If there's an entrepreneurial keeda
hiding somewhere within you, then reading this book will definitely kick the keeda
out of its slumber- And I tell you, the keeda will roll, riot, and root its way out,
until you reckon its presence.
Yes, that's the effect the book
will leave on wannabe entrepreneurs. Not to mention the generous mix of
English and Hinglish, that makes 'Connect the dots' a pleasurable read . The author has put in
so much jaan into it. There is so much to chew on, specifically for
those who wish to start something anew. Loaded with pithy one-liners that
linger on your hearts and minds for days together. Honestly, this book has whetted my appetite further, sans any second thoughts.
Yes! Stay Hungry,
Stay Foolish, I have a dream, Poor Little Rich Slum, here I am coming.
The one line that is going to stay with me eternally is "Kuch Karne hai, tho marna padega."
Yeah!, I am going to have my
hands full with Rashmi Bhansal's books in the co…
Rushdie's Midnight's Children - Winner of Best of the Booker, needless
to say is a masterpiece in magical realism, brilliantly unfolded at a
snail's pace. However, the novel's beauty lies in its style and not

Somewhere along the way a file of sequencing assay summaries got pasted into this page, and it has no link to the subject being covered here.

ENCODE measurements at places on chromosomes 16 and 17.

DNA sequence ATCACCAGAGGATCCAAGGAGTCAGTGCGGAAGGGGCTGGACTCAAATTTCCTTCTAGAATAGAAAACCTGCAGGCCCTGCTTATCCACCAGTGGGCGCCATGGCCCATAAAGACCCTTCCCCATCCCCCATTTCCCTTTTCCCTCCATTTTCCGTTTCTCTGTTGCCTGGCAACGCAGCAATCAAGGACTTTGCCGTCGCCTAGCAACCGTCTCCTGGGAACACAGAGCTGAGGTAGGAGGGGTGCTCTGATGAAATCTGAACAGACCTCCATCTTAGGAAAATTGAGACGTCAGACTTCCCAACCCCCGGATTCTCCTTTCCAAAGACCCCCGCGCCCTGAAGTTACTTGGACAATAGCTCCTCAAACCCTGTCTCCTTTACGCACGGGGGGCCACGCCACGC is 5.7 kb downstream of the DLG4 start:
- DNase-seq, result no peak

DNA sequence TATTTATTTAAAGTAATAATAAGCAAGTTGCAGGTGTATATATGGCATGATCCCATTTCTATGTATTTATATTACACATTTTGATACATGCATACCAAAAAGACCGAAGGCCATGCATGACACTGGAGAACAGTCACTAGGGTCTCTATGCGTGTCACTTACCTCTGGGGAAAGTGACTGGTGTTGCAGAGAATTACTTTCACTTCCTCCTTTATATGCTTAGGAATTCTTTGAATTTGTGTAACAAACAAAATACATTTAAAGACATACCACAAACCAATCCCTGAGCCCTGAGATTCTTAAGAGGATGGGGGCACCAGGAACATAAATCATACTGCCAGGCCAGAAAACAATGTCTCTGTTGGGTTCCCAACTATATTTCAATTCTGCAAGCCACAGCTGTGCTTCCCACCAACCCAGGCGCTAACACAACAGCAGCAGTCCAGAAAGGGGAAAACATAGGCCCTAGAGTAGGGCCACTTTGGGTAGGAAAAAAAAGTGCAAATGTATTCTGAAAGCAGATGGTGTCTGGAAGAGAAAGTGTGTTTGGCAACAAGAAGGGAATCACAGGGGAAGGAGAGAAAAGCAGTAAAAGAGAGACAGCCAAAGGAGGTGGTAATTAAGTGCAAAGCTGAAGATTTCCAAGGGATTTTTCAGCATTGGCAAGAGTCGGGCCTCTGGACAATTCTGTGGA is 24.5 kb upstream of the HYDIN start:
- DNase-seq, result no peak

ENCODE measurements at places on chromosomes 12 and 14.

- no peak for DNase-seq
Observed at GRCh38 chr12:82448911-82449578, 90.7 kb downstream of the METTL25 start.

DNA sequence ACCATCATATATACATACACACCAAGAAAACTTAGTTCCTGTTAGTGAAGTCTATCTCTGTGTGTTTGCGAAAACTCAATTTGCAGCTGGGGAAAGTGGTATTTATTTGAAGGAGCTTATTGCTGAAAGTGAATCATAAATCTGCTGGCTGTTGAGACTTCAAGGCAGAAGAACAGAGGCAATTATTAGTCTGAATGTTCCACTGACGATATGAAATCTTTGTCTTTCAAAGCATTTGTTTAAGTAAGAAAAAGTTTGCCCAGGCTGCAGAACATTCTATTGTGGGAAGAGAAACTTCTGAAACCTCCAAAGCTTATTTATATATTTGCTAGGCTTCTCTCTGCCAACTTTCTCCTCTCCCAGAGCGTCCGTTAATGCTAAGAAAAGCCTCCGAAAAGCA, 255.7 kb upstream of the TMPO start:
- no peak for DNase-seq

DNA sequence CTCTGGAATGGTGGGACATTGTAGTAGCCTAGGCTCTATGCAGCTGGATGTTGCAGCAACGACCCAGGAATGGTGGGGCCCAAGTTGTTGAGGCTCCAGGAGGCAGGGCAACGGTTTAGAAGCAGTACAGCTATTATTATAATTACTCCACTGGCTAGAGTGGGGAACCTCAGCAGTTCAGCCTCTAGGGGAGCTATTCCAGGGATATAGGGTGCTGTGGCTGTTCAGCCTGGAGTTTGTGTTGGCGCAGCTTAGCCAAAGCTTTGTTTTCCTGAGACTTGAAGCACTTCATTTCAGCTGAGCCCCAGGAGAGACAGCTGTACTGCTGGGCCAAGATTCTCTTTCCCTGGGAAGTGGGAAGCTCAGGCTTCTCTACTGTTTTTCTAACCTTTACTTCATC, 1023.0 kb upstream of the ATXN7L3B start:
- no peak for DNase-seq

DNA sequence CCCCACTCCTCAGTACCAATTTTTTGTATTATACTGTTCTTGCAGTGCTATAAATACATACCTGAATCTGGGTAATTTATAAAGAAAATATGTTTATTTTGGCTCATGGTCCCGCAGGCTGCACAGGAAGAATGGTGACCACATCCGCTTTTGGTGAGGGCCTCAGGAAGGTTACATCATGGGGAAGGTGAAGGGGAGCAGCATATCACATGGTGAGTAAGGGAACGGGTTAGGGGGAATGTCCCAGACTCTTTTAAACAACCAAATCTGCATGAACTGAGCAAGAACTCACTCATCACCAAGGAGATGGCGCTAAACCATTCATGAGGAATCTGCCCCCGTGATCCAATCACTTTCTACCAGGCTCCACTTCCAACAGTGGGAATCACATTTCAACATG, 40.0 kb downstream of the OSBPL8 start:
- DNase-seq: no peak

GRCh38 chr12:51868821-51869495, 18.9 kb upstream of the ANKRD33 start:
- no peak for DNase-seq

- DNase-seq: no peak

action. Nonetheless, a little familiarity with Indian history will make
the novel a tad more interesting, given the allegorical references to
India's social-political events strewn all across the story.
and heartbreaking in equal measure, the story revolves are two children
(in fact midnight's 1001 children) who were born at the precise instance
of India's arrival at independence. Little wonder, their destinies were inextricably
intertwined forever, thanks to the time of their births.
Sinai, the protagonist, when tumbled forth into the earth on Aug 15,
The book indeed is
Soul-stirring and Heart-wrenching, to the core. High on emotions and
melodrama, the book brilliantly chronicles the sorrowful saga of the
Afghanis, crippled by constant wars waged by the insiders and the
A poignant tale of two women on the whole, Mariam and
Laila, though not blood-related; nevertheless related by circumstances.
Mariam, born a harami- illegitimate child-is married off to a short
tempered, bitter Rasheed, 30 years her senior, a man of extremely disagreeable
temperament. Two decades later, Laila, born in a highly influential
family, is forced to join Rasheed's unhappy household to be his second
The 3 Mistakes of My Life - It's No Mistake If You Read The 3 Mistakes of My Life
The book opens with an interesting dialogue by Chetan, the author, "I
don't want to be India's most admired writer, I just want to be India's
most loved writer. Admiration passes, love endures". And this line of
his strikes a chord right away. And interestingly all his novels have
done just that. He has become the darling of Indian masses. His simple,
lucid language has got the entire nation reading; forget about grammar
and punctuation folks, it's the concept that gets you hooked big-time,
specifically when it comes to 'The 3 mistakes of my life'.
Yes, the concept used is unabashedly Indian. It talks about young,
ambitious and passionate Indians. The backdrop is the city of Ahmedabad